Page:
Awhile back President Obama made a bold statement that he wanted 1 million EVs on our roadways by 2020.  This statement has set the goal for our market and has lead automakers to push forward in their production of EVs with the assistance of government grants.  Though his goal may be a stretch, another country has decided to follow his words all the way.

German leaders recently announced their intentions to put 1 million EVs on their roads by 2020.  According to the Reuters news group, the plan to put 1 million EVs on German roads includes $705.1 million in government funding to help with construction of EV charging stations and programs that help boost battery technology.  It all sounds very familiar to our plans here in the U.S.

According to Economy Minister Karl-Theodor zu Guttenberg, "Our goal is to make Germany the leading market for electro-mobility."

Mixed emotions came from the German automakers.  BMW warmly welcomes the plan as did the German carmakers association called the VDA.  But others do not agree with the timeline.  As Audi CEO Rupert Stadler said, "In 20 years there will be mass produced electric cars, but they should only make up around 5 to 10 percent of all overall automobiles."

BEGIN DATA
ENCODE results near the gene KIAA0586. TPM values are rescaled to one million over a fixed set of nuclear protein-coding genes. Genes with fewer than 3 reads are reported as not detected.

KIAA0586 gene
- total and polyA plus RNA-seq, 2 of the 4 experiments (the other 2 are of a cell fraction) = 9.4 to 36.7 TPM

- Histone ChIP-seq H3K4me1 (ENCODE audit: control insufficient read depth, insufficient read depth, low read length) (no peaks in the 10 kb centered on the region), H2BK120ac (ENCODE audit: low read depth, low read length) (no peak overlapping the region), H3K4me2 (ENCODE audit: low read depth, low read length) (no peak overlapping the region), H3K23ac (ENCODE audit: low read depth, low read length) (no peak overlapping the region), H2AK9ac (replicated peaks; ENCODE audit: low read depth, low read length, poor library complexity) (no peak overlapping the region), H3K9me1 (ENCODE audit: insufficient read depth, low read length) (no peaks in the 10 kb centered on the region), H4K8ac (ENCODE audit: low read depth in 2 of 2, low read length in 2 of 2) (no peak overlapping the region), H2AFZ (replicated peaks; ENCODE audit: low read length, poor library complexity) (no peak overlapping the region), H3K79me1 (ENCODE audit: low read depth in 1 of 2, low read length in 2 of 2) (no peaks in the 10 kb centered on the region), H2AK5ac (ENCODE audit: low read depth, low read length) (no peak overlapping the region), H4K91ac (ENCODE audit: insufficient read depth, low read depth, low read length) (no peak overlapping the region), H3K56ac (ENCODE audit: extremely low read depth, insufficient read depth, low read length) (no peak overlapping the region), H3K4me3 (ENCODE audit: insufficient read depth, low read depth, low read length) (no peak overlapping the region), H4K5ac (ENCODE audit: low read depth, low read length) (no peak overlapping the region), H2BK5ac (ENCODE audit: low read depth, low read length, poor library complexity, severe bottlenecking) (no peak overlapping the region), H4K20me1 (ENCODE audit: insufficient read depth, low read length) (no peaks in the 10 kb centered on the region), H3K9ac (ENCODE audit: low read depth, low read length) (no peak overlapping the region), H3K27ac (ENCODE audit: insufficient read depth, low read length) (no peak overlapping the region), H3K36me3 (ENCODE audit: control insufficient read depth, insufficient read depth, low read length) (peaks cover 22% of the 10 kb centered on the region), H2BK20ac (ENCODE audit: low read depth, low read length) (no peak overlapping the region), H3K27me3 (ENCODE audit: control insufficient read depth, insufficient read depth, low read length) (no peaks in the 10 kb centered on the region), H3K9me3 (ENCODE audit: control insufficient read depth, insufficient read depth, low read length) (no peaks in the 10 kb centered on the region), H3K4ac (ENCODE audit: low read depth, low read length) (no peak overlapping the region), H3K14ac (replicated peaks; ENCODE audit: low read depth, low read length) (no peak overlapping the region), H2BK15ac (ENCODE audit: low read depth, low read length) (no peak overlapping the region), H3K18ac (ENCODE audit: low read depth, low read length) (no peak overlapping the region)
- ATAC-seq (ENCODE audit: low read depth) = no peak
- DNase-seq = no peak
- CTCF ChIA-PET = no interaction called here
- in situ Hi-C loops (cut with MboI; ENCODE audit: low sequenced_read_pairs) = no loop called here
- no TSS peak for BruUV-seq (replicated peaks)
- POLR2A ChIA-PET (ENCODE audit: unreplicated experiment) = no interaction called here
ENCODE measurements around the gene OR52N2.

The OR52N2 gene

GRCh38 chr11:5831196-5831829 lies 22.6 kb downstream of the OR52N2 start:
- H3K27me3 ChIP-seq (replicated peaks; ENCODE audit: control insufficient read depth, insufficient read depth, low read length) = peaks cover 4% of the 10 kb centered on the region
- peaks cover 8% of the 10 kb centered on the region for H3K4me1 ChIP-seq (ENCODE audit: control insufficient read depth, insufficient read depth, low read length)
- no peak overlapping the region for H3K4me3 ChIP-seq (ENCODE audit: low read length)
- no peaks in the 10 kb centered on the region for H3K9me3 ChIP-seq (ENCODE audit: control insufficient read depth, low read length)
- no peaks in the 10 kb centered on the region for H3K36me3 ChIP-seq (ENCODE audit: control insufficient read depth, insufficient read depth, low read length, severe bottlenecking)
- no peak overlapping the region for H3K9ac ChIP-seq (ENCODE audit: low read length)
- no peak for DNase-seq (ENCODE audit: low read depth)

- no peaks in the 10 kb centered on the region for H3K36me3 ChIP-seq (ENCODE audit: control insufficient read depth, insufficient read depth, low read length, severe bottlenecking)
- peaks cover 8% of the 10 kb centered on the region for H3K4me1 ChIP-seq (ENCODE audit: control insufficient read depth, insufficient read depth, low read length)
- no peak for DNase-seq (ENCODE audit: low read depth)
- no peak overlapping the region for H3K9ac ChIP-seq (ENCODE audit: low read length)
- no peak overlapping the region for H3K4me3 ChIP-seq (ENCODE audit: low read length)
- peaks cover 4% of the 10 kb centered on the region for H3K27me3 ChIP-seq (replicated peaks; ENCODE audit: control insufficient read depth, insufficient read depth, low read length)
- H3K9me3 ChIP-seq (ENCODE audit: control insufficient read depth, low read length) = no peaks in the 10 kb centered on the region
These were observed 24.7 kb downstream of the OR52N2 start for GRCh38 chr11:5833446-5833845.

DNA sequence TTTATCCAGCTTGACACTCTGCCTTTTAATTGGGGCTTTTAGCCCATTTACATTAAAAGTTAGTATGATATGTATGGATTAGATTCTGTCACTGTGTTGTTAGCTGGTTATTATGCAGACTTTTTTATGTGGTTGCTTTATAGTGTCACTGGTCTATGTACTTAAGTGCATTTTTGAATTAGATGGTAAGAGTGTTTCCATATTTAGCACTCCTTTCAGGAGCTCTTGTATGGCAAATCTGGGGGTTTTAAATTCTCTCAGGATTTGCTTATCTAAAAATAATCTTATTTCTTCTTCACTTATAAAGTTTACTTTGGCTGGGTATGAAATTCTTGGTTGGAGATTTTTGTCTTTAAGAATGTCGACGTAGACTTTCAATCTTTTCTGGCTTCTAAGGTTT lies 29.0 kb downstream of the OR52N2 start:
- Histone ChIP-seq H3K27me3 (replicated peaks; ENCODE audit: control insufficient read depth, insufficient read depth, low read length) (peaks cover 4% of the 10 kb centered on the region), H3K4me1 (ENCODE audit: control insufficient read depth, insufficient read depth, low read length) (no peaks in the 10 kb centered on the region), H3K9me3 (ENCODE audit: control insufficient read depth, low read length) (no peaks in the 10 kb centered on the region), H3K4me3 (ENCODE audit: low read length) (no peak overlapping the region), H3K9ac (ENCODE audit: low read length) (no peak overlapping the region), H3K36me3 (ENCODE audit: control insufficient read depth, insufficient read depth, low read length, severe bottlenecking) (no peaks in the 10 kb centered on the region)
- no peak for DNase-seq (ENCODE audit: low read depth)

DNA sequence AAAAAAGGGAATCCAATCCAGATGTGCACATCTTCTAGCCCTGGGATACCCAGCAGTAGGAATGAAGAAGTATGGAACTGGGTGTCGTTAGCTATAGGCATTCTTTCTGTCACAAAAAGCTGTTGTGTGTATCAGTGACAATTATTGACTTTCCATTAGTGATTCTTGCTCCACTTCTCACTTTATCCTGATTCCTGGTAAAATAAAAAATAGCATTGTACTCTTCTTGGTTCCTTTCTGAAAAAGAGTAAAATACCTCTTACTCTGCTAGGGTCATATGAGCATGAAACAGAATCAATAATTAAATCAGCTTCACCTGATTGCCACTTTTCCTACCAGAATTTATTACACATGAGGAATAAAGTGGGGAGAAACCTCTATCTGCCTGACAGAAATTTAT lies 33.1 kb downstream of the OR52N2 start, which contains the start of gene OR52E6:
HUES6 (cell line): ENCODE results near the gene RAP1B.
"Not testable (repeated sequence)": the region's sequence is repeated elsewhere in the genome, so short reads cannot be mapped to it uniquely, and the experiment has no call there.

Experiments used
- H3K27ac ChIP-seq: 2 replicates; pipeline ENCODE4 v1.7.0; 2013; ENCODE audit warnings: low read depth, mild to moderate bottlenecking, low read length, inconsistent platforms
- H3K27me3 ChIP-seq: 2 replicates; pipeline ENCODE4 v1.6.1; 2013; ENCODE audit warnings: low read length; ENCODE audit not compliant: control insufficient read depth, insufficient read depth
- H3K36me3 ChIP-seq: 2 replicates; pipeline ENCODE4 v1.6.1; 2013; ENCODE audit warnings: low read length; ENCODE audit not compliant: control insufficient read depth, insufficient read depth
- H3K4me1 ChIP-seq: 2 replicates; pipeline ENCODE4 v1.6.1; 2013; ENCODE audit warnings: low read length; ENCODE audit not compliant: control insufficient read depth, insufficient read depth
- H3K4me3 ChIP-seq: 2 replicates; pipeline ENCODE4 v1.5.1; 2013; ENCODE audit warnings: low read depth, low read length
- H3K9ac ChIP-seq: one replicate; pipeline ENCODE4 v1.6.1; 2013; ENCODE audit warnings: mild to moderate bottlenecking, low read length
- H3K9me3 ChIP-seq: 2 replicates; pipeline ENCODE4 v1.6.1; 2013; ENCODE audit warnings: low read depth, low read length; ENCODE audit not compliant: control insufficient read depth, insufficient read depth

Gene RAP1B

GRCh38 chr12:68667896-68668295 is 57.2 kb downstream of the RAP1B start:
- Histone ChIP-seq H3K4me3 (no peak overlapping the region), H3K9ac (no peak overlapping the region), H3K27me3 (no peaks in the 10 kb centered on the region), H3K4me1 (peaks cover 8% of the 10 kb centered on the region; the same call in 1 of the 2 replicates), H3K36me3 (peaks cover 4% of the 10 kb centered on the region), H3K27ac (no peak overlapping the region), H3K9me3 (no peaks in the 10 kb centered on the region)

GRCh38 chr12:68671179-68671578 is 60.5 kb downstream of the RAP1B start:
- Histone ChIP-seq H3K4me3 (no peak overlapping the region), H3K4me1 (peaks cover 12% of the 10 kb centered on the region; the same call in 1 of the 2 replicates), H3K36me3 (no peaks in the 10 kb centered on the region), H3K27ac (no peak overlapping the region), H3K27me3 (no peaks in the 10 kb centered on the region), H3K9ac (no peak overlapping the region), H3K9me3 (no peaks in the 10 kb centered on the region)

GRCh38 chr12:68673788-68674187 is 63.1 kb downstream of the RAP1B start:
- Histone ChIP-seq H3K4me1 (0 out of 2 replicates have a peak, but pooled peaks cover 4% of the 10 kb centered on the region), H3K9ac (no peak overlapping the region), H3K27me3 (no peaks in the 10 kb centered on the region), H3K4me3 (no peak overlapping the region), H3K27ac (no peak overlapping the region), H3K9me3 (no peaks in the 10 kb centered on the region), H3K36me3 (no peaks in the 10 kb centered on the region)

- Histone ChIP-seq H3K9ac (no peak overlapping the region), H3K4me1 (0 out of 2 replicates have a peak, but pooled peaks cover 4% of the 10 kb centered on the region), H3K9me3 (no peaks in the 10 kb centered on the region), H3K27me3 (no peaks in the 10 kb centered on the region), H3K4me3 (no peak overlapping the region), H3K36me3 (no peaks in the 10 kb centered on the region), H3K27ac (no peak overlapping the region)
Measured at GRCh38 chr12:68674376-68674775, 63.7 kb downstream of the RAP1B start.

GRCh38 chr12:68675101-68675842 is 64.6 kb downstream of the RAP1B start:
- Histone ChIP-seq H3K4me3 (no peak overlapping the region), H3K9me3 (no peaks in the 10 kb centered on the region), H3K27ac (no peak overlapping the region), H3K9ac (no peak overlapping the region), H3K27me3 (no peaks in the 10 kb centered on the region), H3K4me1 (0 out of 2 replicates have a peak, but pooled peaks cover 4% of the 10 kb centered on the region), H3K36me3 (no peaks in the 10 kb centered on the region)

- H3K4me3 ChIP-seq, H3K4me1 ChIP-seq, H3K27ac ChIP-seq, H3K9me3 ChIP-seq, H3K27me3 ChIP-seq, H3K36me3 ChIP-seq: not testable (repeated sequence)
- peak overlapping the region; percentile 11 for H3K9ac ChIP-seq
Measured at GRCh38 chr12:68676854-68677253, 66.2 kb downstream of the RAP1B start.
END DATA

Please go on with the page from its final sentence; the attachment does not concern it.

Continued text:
Germany conducted a similar program to our Cash for Clunkers program and it was highly successful.  The government subsidized the program with $7.35 billion, 10 times the amount set aside for EV development and for that reason, skeptics believe that the EV push will be unsuccessful in the country.  According to William Diez, head if the Automobile Industry Institute in Germany, "The funds are indeed helpful, but don't expect to see a sales rush like with the cash-for-clunkers program."

Several countries are racing to become the first mass market for EVs and only time will tell us who the winner is.  Let's hope more countries join in and let the competition get underway.